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December 4, 2020
I’m a commercial account executive charged with leading the physical expansion to the Spokane market. I was our first Spokane-based employee, and our current team of 12 is thrilled to have recently moved into our new office space in the River View Corporate Center out in Spokane Valley. I also can offer some captive insurance expertise to the firm; I ran a captive for one of my previous employers, so I have substantial experience with them.
It’s an alternative risk financing strategy. Essentially, a captive is an insurance company that is owned by the company to which it provides coverage for some of its risks. There are various types of captives…single parent, group, rental captives, and more.
Historically, captives are used to insure risks that are either expensive or impossible to cover in the commercial marketplace. It’s run like any other insurance company – it’s just owned by the insured.
Well, my degree is officially in finance. The first ever intro to finance class I took; I really enjoyed the professor and did quite well with the materials. He was a quirky, funny, super personable guy. From there on, I decided that I was going to take any elective that he was teaching. He happened to be the risk and insurance department chair – so that’s what all the electives were in.
Towards the end of my senior year, he posted an internship, and I immediately applied. I wasn’t really expecting to get it or even stay in the field, but I needed to line up a job before I graduated. I ended up getting it!
Shortly after, my internship boss went on maternity leave and decided not to return to work. When I graduated, I was offered her job. It was definitely a case of being in the right place at the right time and worked out wonderfully for me.
I have two daughters, so I coach a t-ball team in Rockford Little League for both of them. It is definitely a challenge trying to get a group of four-to-seven-year-old girls to pay attention and follow directions for an hour of practice though!
I also help out with the Freeman High School baseball team when I can, whether it’s helping prepare for the upcoming season or during practices.
Non-Washingtonians tend to have a lot. When I say I’m from Washington, everyone immediately thinks that it’s just like Seattle – green trees and raining all the time. But the mountains sharply divide the state in a lot of ways, whether it’s climate, landscape…anything, really. We all get lumped together, but it’s very different over here.
It also certainly surprises a lot of people to find out that Spokane is so up and coming. When we first moved here about six years ago, we were bummed that there weren’t as many good food options or as much going on in general as on the West Side. But there’s been a ton of investment in the city, and we’re getting a huge number of people moving here because the cost of living is very affordable. So we’re getting better restaurants, coffee shops, and it’s really becoming a cool place. If you drive around downtown on a Friday night, the streets are packed with people walking around and lining up for bars and restaurants (that is, before COVID-19, of course). We’re always looked at as Seattle’s little brother, but that’s a stereotype that people are fighting.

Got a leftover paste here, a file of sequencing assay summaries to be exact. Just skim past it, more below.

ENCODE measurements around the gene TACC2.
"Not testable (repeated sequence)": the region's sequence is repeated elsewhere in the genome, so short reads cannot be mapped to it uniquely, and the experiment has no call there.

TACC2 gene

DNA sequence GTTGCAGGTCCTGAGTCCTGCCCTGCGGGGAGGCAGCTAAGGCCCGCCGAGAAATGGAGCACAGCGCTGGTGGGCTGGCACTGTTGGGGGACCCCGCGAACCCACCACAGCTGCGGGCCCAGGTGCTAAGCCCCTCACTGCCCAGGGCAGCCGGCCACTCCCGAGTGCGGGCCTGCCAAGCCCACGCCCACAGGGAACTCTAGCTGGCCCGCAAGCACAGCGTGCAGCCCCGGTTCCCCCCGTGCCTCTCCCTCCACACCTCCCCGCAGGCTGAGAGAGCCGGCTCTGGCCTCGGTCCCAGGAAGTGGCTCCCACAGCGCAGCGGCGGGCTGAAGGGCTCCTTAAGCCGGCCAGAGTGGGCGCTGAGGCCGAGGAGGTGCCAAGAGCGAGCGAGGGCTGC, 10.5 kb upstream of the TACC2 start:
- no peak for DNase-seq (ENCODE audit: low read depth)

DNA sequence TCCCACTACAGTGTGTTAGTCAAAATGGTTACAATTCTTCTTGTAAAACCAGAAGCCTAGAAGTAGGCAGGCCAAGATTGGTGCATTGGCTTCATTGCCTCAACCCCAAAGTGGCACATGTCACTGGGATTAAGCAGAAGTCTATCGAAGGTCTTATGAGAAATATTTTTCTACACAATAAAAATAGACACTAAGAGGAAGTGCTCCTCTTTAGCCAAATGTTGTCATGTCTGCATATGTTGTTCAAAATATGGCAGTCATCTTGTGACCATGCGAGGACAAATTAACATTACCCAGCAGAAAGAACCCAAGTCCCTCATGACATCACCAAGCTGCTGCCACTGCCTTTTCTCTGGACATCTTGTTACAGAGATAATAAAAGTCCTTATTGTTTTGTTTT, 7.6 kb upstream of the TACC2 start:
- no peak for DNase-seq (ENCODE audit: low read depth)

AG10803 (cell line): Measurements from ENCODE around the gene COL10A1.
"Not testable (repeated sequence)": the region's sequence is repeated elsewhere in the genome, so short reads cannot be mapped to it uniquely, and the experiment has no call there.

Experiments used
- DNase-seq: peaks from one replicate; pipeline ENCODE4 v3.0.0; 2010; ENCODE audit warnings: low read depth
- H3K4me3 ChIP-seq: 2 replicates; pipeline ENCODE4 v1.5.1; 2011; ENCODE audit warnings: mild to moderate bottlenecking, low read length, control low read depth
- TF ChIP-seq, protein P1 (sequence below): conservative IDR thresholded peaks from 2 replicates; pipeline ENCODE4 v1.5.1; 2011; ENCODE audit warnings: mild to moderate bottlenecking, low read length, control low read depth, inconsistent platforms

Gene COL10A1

I have experienced the Parker, Smith & Feek difference over the years firsthand. I spent the last ten years of my career as a risk manager on the insurance buying side, and hired Parker, Smith & Feek twice. I’ve seen what the firm has to offer, and that we actually back up what we say we’re going to do by…actually doing it.
The level of teamwork is unique. When I first started, I was a lone ranger in Spokane and was just trying to schedule meetings and build a footprint. Even so, I rarely went to meetings alone. Any expert from a particular field that I needed would come over and join me. It’s been incredible to see the support, and a huge contributing factor is that we pay everyone salaries. When I call somebody to join on a meeting, I don’t need to worry about them holding their hand out for a portion of the commission.
I was told about the style of teamwork throughout my recruitment process of course, but to see it happen in real life has been unbelievably refreshing.
I’m the youngest of six kids. My wife and I have three kids ourselves, and they are grandchildren number 15, 16, and 17 for my parents. The holidays are mayhem.
I would love for more younger people or college students to see the opportunity in the insurance industry. It’s always been seen as boring or unexciting, but it’s really rather fast-paced.
That professor from my time at WSU hosts an insurance industry night that I’ve spoken at a few times, since I try to stay involved with the department. He’s trying to get the word out to students that this industry isn’t lazy or unattractive. Especially considering a large population of insurance employees will be retiring over the next ten years, it’s a fantastic option for young people to consider as they plan their careers.
My job as a risk manager allowed me to travel all over the world and visit countries I never thought I’d have the chance to see, especially for work. On the broker side, you get to have an inside look into all the businesses that make up our community and the positive impact they’re having, whether it’s socially or economically. It’s thrilling to see the types industries that are right here, in our backyard.
Where are you from? Edmonds, Washington
Family? Wife, Emily; daughter, Lily (7); daughter, Caroline (5); son, Lane (2)
Favorite sports team? Washington State Cougars
Spokane favorites? Fall – the start of bird hunting season
Childhood hero? My older brother who I was always trying to keep up with